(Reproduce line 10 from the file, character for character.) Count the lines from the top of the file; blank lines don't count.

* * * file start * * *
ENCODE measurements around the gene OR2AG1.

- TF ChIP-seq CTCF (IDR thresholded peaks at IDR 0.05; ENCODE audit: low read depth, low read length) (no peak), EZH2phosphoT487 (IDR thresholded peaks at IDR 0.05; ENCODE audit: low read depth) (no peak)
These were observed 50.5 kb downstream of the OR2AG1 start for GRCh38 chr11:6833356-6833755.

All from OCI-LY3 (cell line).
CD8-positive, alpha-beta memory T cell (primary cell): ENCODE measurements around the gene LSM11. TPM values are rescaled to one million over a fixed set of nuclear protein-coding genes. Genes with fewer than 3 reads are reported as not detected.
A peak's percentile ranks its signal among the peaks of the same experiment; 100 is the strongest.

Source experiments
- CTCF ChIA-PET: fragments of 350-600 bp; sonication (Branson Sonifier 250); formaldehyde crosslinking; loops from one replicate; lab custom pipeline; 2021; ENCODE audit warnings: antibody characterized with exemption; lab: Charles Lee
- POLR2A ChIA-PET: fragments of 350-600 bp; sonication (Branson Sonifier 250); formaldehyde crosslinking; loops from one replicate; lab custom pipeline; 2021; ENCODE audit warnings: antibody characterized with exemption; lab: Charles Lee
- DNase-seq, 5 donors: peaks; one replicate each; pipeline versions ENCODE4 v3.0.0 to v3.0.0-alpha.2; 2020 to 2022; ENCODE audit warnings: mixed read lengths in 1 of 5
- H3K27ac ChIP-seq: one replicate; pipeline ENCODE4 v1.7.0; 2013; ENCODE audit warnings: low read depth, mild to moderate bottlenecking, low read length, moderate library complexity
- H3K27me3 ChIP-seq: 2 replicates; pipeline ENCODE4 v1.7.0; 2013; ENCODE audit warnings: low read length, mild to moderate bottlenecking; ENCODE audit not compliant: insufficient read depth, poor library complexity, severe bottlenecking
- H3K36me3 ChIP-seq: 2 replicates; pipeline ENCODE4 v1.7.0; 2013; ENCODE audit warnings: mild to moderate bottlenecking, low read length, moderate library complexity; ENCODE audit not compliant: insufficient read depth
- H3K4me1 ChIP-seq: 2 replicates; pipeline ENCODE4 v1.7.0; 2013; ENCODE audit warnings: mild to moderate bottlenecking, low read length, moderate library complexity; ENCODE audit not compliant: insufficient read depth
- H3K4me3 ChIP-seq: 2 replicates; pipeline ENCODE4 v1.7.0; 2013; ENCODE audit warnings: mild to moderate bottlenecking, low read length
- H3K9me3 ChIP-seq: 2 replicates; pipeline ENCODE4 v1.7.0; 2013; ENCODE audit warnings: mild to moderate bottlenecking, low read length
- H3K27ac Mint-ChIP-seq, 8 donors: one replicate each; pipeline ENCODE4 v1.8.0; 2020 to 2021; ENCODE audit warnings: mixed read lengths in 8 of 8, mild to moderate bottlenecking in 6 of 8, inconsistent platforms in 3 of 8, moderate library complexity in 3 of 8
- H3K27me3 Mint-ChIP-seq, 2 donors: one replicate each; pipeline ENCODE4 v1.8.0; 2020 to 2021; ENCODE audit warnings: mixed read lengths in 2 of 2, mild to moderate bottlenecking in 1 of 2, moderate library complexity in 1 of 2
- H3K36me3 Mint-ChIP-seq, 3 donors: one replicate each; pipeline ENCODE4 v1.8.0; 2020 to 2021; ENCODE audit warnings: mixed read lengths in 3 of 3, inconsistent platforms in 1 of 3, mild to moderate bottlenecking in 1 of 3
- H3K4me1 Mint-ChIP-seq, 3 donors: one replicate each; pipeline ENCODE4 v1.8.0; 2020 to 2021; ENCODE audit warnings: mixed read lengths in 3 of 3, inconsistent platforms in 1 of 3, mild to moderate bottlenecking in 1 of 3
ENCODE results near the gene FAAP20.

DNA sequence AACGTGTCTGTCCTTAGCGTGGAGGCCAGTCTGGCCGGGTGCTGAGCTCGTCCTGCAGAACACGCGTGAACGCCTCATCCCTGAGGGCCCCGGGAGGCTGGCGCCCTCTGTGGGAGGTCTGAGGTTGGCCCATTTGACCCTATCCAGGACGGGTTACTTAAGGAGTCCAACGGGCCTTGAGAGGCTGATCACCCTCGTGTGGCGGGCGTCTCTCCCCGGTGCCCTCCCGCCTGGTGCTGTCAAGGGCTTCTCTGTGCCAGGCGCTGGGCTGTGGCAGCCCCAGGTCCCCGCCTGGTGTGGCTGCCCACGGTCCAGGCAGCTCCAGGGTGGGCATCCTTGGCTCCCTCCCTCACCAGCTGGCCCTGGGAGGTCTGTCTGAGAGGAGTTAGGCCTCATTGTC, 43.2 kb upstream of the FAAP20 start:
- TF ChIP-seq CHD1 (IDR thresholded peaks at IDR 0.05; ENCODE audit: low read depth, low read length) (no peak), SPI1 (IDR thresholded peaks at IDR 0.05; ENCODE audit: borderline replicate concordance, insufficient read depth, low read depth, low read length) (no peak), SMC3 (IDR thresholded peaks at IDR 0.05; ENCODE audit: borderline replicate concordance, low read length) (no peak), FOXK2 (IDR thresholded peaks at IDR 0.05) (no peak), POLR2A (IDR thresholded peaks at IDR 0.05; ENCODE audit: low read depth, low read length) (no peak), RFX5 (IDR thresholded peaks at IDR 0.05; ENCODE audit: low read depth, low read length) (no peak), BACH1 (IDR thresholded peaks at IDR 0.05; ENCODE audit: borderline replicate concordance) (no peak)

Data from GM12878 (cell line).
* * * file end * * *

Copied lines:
- DNase-seq, 5 donors: peaks; one replicate each; pipeline versions ENCODE4 v3.0.0 to v3.0.0-alpha.2; 2020 to 2022; ENCODE audit warnings: mixed read lengths in 1 of 5